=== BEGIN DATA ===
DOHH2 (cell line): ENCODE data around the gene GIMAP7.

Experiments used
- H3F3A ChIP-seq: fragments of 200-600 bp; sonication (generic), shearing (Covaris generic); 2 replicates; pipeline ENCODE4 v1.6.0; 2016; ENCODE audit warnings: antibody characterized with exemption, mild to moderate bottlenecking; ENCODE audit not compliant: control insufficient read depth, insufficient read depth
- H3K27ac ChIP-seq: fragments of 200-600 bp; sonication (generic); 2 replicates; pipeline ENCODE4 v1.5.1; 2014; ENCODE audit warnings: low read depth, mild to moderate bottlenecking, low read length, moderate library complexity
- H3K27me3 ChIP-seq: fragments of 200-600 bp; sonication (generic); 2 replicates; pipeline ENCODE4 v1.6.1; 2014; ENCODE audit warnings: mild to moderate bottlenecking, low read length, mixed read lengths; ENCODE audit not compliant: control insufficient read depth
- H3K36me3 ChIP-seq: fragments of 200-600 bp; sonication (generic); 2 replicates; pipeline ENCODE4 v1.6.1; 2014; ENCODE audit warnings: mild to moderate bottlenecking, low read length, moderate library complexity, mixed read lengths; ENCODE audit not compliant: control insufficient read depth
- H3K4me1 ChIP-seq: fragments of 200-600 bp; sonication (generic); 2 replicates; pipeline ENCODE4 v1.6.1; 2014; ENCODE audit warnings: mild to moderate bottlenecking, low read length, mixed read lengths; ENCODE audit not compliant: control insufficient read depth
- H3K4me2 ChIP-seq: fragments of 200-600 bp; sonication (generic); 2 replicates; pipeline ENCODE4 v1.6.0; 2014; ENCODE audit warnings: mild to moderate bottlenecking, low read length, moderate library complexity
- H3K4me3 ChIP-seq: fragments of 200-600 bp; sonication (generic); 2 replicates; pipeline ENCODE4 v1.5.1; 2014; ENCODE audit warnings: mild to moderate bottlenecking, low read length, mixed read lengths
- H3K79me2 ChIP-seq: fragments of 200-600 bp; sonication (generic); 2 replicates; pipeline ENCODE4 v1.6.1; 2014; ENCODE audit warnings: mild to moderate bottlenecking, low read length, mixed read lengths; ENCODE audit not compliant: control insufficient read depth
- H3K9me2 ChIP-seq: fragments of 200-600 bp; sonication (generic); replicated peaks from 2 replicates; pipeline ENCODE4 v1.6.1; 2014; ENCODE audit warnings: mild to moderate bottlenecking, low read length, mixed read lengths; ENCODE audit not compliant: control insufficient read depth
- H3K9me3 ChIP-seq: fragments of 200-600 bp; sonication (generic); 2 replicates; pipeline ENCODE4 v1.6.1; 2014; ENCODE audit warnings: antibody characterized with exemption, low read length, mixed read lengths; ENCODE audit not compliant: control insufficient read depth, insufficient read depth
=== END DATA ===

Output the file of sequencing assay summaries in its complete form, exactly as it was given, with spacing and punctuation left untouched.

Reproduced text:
DOHH2 (cell line): ENCODE data around the gene GIMAP7.

Experiments used
- H3F3A ChIP-seq: fragments of 200-600 bp; sonication (generic), shearing (Covaris generic); 2 replicates; pipeline ENCODE4 v1.6.0; 2016; ENCODE audit warnings: antibody characterized with exemption, mild to moderate bottlenecking; ENCODE audit not compliant: control insufficient read depth, insufficient read depth
- H3K27ac ChIP-seq: fragments of 200-600 bp; sonication (generic); 2 replicates; pipeline ENCODE4 v1.5.1; 2014; ENCODE audit warnings: low read depth, mild to moderate bottlenecking, low read length, moderate library complexity
- H3K27me3 ChIP-seq: fragments of 200-600 bp; sonication (generic); 2 replicates; pipeline ENCODE4 v1.6.1; 2014; ENCODE audit warnings: mild to moderate bottlenecking, low read length, mixed read lengths; ENCODE audit not compliant: control insufficient read depth
- H3K36me3 ChIP-seq: fragments of 200-600 bp; sonication (generic); 2 replicates; pipeline ENCODE4 v1.6.1; 2014; ENCODE audit warnings: mild to moderate bottlenecking, low read length, moderate library complexity, mixed read lengths; ENCODE audit not compliant: control insufficient read depth
- H3K4me1 ChIP-seq: fragments of 200-600 bp; sonication (generic); 2 replicates; pipeline ENCODE4 v1.6.1; 2014; ENCODE audit warnings: mild to moderate bottlenecking, low read length, mixed read lengths; ENCODE audit not compliant: control insufficient read depth
- H3K4me2 ChIP-seq: fragments of 200-600 bp; sonication (generic); 2 replicates; pipeline ENCODE4 v1.6.0; 2014; ENCODE audit warnings: mild to moderate bottlenecking, low read length, moderate library complexity
- H3K4me3 ChIP-seq: fragments of 200-600 bp; sonication (generic); 2 replicates; pipeline ENCODE4 v1.5.1; 2014; ENCODE audit warnings: mild to moderate bottlenecking, low read length, mixed read lengths
- H3K79me2 ChIP-seq: fragments of 200-600 bp; sonication (generic); 2 replicates; pipeline ENCODE4 v1.6.1; 2014; ENCODE audit warnings: mild to moderate bottlenecking, low read length, mixed read lengths; ENCODE audit not compliant: control insufficient read depth
- H3K9me2 ChIP-seq: fragments of 200-600 bp; sonication (generic); replicated peaks from 2 replicates; pipeline ENCODE4 v1.6.1; 2014; ENCODE audit warnings: mild to moderate bottlenecking, low read length, mixed read lengths; ENCODE audit not compliant: control insufficient read depth
- H3K9me3 ChIP-seq: fragments of 200-600 bp; sonication (generic); 2 replicates; pipeline ENCODE4 v1.6.1; 2014; ENCODE audit warnings: antibody characterized with exemption, low read length, mixed read lengths; ENCODE audit not compliant: control insufficient read depth, insufficient read depth